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    • Favorite 31 May 2020
      bobjonkman favorited something by atarifrosch: @bobjonkman: Das habe ich heute bekommen, wiederum 2 Monate später …
    • bobjonkman repeated a notice by fsf 24 May 2020
      RT @fsf Remote education has provided an unfortunate opportunity for privacy-invading proprietary software to invade students' lives. Learn how many people are fighting back: https://u.fsf.org/32h
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      bobjonkman favorited something by fsf: Remote education has provided an unfortunate opportunity for privacy-invading proprietary software to invade students' lives. Learn how many people are fighting back: https://u.fsf.org/32h
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      bobjonkman favorited something by matrix: RT @numbleroot@twitter.comThank you Facebook, for buying giphy. This aquisition alone has spawned three new @matrixdotorg@twitter.com homeservers for decentralized, end-to-end-encrypted communication in my friendsphere over the past couple days alone.🐦🔗: https://twitter.com/numbleroot/status/1263064307220254720
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      bobjonkman favorited something by invaderxan: The highest mountain on Earth is known as Sagarmatha (सगरमाथा) in Nepali, meaning “goddess of the sky” and Qomolangma (ཇོ་མོ་གླང་མ) in Tibetan, meaning “holy mother”. The name “Everest” wasn’t given until 1865. Even the guy it was named after objected, and wanted them to keep a local name for it. […]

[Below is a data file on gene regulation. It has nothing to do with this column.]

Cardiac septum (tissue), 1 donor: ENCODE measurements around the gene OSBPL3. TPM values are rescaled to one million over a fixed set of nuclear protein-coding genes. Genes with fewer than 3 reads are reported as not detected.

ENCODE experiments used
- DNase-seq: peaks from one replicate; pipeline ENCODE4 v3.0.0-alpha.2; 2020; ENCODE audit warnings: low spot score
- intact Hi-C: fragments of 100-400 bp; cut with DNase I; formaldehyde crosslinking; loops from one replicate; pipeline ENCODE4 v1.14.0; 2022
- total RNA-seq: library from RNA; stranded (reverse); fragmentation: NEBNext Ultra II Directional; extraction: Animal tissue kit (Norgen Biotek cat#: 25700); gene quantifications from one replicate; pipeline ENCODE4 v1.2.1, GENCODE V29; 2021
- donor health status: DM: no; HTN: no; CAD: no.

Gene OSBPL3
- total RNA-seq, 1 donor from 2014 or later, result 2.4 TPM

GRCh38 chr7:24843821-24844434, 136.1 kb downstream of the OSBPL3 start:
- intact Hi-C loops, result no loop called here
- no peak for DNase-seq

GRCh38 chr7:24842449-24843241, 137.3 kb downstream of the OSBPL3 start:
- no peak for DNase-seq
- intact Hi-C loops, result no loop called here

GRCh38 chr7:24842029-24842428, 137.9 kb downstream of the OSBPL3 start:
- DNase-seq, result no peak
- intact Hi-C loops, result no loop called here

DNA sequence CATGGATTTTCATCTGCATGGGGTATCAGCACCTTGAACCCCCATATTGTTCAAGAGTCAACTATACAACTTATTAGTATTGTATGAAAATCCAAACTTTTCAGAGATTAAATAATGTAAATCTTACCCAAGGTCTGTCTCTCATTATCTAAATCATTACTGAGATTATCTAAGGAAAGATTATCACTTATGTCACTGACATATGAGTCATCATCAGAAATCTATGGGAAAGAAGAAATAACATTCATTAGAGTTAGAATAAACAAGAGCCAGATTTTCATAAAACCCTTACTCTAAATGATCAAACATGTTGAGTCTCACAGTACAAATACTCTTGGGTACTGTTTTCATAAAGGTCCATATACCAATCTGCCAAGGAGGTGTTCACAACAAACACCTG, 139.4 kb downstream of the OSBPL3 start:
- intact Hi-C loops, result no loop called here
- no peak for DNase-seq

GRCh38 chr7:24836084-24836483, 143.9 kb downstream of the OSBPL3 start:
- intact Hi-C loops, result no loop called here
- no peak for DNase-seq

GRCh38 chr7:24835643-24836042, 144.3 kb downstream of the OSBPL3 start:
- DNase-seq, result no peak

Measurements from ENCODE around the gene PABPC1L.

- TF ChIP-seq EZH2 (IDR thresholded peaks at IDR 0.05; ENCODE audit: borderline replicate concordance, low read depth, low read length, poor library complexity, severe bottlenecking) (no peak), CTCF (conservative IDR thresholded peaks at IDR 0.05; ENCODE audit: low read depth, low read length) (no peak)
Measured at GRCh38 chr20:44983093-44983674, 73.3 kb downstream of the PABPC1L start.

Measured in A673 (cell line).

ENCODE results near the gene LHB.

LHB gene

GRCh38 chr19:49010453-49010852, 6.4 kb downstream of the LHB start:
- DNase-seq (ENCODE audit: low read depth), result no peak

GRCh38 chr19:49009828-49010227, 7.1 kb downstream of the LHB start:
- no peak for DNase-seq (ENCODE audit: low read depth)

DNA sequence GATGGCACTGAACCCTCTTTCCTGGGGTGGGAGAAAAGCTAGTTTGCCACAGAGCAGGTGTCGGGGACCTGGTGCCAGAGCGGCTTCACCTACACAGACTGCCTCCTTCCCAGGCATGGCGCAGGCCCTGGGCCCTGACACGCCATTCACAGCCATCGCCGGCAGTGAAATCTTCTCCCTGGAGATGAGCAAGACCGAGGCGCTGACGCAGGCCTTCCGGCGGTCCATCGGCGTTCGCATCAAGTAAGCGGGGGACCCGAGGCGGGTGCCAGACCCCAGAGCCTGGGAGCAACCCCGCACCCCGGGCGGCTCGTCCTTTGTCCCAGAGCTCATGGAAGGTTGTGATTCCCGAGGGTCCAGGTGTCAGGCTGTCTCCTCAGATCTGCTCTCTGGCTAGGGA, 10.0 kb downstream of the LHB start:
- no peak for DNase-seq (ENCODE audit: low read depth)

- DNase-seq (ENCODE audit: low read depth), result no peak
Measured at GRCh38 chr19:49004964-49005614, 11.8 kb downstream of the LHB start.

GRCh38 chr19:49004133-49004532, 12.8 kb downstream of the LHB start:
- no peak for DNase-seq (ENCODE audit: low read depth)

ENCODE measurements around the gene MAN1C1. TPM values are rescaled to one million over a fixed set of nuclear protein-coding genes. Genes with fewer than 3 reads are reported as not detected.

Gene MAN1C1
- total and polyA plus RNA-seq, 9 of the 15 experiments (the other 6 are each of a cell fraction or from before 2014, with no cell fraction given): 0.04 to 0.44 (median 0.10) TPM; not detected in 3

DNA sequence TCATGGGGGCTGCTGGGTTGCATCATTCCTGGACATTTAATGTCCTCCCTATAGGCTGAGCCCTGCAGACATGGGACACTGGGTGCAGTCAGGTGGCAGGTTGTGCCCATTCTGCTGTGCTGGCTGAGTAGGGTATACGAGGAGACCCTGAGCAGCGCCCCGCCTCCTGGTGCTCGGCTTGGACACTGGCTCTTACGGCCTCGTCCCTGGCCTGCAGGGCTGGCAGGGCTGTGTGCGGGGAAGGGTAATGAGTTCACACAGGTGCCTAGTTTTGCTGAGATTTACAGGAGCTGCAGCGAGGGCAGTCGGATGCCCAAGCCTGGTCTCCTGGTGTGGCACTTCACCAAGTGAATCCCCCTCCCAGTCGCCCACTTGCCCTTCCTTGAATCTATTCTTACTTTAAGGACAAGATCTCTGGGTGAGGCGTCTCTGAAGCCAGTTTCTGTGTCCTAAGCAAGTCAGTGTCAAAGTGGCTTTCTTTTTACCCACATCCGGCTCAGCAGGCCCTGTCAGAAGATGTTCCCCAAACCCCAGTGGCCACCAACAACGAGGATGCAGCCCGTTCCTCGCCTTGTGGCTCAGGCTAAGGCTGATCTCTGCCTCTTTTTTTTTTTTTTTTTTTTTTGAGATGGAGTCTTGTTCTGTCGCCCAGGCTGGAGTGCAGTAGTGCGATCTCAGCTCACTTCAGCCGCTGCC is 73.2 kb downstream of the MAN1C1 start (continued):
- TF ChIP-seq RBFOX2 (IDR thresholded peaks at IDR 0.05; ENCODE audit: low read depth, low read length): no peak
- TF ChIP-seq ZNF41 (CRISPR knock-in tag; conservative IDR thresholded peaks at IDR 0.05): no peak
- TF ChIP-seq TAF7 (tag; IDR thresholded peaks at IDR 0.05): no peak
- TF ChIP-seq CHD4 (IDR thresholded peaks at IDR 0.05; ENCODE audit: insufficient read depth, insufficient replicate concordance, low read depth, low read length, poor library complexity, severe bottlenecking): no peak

• New note by bobjonkman 2 April 2020
      oh, hang on. That was a ReTweet from @wilkieii@twitter.com But you're still invited to make that presentation!
    • New note by bobjonkman 2 April 2020
      ...and you'll make a presentation at an upcoming @KWLUG meeting, right? On the very platform you're presenting about!
    • bobjonkman repeated a notice by hubert 2 April 2020
      RT @hubert ♲ @matrix: RT @wilkieii@twitter.com Successfully using entirely self-hosted+federated Riot/Matrix/Jitsi/Etherpad/PeerTube to host lectures, teleconference with students, answer questions in chat, and collaboratively edit their code. Write-up is incoming. Once I take a nap. 🐦🔗: twitter.com/wilkieii/status/12…